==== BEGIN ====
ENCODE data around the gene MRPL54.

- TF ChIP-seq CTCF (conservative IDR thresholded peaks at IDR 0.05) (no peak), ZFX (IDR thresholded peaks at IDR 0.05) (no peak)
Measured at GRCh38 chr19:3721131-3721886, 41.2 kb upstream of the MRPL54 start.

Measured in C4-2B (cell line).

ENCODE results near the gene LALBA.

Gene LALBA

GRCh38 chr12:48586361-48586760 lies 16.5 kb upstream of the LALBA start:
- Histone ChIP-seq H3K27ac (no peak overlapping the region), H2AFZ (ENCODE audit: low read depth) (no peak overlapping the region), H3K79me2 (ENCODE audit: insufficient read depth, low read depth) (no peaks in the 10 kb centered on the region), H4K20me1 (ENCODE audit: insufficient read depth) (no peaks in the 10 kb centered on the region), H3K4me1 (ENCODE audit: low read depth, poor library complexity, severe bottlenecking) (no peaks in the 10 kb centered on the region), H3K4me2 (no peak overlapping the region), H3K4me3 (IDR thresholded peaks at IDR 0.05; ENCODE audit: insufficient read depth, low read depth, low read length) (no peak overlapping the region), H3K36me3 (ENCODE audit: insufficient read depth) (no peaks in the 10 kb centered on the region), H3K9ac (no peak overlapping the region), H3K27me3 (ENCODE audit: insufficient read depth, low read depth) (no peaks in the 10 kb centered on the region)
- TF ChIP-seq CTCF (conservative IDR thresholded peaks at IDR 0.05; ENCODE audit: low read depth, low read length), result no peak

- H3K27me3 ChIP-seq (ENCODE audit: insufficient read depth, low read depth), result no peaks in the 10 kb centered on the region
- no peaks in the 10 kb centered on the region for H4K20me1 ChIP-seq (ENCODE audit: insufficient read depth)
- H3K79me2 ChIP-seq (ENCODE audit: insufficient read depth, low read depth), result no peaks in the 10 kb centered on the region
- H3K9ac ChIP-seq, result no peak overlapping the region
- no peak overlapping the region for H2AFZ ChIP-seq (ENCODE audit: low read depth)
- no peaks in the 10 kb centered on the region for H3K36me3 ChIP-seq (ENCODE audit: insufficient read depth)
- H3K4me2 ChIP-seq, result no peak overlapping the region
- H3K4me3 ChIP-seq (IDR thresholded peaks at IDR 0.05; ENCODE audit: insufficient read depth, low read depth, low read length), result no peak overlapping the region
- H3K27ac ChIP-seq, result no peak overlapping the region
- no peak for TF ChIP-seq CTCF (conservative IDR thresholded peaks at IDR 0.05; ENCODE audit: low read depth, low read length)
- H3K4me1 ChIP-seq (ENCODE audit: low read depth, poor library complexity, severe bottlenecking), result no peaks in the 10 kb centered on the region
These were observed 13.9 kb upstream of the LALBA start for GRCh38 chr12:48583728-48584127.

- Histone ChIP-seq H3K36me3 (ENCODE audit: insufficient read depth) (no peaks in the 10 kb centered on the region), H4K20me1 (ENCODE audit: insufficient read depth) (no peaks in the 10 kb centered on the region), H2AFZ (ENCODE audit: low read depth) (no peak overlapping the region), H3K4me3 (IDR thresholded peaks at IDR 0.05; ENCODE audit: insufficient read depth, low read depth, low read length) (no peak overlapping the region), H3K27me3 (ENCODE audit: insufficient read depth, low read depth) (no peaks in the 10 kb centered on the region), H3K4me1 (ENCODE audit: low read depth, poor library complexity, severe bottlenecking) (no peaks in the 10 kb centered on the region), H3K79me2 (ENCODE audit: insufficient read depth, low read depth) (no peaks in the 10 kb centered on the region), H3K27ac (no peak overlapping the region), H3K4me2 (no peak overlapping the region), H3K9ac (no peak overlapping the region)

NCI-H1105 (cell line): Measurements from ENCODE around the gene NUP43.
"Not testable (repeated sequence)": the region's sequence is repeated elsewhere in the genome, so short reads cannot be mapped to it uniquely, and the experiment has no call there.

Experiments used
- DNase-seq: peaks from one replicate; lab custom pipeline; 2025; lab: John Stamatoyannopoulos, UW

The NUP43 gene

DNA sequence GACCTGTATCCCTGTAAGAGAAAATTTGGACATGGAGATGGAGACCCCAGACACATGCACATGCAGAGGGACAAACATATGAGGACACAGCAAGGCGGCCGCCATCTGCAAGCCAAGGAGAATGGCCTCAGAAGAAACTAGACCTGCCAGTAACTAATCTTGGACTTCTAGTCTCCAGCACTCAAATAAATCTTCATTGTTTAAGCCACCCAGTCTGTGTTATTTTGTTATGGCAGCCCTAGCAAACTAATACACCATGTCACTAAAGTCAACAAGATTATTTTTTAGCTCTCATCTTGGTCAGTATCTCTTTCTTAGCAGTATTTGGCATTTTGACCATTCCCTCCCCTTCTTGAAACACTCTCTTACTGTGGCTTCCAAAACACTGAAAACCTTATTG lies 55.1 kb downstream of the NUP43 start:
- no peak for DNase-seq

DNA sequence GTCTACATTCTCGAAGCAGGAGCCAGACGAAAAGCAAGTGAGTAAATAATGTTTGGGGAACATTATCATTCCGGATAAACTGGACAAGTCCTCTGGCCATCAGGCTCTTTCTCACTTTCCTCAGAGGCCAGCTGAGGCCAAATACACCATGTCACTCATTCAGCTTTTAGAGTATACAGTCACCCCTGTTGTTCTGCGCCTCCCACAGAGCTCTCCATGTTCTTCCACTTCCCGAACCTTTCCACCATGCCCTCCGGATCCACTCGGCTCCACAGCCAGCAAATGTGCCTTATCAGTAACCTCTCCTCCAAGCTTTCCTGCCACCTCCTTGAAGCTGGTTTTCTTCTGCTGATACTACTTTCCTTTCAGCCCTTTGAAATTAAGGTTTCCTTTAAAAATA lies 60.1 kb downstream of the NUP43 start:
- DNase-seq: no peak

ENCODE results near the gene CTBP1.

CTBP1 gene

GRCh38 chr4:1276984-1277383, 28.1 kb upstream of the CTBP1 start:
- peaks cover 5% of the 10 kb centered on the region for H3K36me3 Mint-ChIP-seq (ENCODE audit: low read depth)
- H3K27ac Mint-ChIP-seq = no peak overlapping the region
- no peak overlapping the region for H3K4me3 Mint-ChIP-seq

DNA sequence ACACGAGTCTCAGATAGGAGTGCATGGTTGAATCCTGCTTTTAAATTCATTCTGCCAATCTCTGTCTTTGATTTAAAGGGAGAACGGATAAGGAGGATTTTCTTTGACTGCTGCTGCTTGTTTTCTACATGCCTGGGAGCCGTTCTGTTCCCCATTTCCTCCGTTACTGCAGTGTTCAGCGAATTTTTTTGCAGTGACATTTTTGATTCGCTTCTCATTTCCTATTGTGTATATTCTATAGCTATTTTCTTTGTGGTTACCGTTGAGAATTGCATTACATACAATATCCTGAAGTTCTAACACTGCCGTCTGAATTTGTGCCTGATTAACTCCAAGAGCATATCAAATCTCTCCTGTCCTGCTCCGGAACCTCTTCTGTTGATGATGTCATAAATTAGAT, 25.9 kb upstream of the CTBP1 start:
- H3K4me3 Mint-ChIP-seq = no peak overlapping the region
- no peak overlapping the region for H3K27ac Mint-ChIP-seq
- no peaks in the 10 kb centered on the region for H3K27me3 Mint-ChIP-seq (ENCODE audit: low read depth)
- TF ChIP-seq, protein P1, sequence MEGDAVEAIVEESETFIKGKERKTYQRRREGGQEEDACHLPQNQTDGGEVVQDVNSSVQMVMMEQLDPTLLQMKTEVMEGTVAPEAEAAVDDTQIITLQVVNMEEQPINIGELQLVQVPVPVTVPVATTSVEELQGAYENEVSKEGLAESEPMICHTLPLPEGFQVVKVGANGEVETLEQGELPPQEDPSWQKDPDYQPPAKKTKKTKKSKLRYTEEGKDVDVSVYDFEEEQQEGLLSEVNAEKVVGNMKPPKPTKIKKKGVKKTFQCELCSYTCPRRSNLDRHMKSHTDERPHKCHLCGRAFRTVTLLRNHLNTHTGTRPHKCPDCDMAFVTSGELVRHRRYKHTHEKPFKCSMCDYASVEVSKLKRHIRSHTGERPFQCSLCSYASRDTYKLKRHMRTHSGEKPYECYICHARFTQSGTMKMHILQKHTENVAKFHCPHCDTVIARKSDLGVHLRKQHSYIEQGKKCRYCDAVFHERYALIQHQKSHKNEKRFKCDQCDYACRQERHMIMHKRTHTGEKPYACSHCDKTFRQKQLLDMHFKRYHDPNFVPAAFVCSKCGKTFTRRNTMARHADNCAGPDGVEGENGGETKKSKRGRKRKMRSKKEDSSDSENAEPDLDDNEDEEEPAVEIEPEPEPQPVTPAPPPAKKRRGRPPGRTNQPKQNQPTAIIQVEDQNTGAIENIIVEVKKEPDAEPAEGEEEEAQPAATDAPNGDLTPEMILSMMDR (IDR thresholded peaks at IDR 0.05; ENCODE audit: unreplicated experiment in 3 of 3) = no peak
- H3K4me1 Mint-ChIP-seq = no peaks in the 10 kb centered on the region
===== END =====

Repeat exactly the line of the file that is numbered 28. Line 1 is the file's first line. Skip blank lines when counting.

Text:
DNA sequence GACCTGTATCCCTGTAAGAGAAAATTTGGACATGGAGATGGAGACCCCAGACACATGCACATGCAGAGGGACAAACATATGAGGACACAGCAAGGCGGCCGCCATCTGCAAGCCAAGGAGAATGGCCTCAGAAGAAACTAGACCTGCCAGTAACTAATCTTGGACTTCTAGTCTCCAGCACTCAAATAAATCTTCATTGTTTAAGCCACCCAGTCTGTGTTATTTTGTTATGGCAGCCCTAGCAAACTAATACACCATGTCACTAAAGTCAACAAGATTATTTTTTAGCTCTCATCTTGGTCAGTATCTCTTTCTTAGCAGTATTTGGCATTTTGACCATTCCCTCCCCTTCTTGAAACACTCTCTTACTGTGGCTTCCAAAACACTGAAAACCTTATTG lies 55.1 kb downstream of the NUP43 start: